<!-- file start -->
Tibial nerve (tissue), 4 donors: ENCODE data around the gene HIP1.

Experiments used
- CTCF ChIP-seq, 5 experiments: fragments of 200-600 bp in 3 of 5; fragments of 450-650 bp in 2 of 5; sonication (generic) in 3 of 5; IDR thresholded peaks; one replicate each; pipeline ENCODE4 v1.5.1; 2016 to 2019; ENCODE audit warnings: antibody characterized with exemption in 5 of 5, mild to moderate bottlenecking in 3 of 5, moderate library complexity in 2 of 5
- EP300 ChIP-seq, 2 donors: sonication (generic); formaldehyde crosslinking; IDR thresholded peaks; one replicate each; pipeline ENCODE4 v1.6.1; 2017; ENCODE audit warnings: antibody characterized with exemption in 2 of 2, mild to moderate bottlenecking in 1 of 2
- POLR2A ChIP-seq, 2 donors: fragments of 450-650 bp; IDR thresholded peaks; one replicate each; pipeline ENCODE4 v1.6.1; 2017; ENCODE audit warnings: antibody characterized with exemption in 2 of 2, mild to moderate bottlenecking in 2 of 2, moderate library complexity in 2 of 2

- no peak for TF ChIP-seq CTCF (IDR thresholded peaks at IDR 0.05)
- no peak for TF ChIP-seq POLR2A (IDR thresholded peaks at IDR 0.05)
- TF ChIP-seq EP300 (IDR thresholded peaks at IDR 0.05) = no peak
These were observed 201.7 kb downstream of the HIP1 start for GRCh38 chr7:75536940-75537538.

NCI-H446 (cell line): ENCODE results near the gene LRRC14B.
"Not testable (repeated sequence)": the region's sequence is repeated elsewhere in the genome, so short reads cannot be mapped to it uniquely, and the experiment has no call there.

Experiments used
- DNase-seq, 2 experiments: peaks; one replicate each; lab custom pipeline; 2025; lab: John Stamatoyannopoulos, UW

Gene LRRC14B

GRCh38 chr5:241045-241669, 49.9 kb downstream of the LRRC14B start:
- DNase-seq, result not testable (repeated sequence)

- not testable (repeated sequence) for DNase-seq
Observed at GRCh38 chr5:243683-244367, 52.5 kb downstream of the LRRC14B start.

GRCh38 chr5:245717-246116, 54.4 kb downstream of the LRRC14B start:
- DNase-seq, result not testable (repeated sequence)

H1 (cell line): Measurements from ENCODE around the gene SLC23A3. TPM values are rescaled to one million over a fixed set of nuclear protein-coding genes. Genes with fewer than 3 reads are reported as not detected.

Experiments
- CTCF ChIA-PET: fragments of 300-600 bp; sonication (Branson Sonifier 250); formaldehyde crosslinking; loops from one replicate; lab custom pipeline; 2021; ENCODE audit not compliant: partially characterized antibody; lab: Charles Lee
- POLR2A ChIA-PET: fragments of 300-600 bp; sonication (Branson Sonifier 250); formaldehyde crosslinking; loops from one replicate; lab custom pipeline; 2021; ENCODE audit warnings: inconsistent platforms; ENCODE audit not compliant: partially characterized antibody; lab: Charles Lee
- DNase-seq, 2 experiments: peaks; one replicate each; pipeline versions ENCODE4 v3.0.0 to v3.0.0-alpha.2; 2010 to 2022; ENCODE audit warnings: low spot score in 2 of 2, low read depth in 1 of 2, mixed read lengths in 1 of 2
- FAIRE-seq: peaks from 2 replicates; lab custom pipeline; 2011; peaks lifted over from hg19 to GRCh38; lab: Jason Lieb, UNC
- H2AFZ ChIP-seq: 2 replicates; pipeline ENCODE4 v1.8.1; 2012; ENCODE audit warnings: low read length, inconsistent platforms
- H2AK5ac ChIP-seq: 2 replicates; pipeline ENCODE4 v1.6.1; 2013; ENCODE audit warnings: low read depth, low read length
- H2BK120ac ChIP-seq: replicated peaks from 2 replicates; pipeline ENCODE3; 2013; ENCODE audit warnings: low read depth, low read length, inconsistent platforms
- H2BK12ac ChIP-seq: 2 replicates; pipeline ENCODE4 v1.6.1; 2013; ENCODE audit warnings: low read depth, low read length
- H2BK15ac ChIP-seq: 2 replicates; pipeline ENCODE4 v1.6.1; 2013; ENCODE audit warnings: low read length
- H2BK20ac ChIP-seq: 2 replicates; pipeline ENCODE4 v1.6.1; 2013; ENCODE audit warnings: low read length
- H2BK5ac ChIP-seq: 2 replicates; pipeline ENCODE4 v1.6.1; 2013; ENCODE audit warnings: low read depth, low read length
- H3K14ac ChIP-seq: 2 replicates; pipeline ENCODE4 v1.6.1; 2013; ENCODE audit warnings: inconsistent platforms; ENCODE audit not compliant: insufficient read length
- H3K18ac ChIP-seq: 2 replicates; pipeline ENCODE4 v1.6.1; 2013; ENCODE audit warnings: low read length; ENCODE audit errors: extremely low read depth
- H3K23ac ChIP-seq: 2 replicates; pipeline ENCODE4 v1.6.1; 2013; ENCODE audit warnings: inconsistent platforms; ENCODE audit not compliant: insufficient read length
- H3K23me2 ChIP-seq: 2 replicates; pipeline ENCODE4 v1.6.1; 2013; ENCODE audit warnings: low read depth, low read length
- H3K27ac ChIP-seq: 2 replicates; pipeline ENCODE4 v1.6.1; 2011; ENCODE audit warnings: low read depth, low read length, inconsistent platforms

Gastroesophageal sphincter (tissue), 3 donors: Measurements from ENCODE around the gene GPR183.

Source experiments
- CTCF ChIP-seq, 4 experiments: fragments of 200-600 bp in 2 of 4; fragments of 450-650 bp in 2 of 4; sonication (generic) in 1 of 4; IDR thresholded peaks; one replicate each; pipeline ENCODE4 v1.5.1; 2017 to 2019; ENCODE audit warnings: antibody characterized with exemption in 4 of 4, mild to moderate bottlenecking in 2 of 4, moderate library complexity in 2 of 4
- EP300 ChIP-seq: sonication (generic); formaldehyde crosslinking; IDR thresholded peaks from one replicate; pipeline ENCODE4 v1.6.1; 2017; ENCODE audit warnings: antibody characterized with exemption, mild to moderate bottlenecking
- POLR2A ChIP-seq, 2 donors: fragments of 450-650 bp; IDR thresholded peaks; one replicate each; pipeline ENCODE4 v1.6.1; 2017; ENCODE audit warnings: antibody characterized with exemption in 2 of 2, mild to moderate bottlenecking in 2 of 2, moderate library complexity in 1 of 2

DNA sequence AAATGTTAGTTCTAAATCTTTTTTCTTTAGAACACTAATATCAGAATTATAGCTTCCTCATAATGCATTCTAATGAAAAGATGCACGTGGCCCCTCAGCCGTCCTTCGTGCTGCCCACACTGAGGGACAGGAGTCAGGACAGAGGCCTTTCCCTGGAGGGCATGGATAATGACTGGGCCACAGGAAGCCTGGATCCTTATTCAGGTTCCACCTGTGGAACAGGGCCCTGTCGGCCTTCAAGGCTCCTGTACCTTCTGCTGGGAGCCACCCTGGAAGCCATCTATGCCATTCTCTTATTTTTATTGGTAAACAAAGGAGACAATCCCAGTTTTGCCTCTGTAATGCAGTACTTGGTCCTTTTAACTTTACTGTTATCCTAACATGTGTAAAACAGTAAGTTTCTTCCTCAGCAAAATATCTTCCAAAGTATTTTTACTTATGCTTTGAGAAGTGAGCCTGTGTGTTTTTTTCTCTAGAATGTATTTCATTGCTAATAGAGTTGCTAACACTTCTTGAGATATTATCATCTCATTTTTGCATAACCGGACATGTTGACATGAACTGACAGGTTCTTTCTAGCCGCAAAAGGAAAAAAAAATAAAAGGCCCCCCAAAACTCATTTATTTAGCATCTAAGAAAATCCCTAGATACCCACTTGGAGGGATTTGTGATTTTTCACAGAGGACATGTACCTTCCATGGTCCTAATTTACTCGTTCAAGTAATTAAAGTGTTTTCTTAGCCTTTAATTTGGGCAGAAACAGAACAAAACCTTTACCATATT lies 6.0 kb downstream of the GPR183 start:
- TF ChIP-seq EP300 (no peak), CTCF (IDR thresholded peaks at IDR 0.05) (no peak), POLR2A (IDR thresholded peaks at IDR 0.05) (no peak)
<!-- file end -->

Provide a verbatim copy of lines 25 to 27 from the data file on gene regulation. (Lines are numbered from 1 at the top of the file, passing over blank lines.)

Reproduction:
- DNase-seq, 2 experiments: peaks; one replicate each; pipeline versions ENCODE4 v3.0.0 to v3.0.0-alpha.2; 2010 to 2022; ENCODE audit warnings: low spot score in 2 of 2, low read depth in 1 of 2, mixed read lengths in 1 of 2
- FAIRE-seq: peaks from 2 replicates; lab custom pipeline; 2011; peaks lifted over from hg19 to GRCh38; lab: Jason Lieb, UNC
- H2AFZ ChIP-seq: 2 replicates; pipeline ENCODE4 v1.8.1; 2012; ENCODE audit warnings: low read length, inconsistent platforms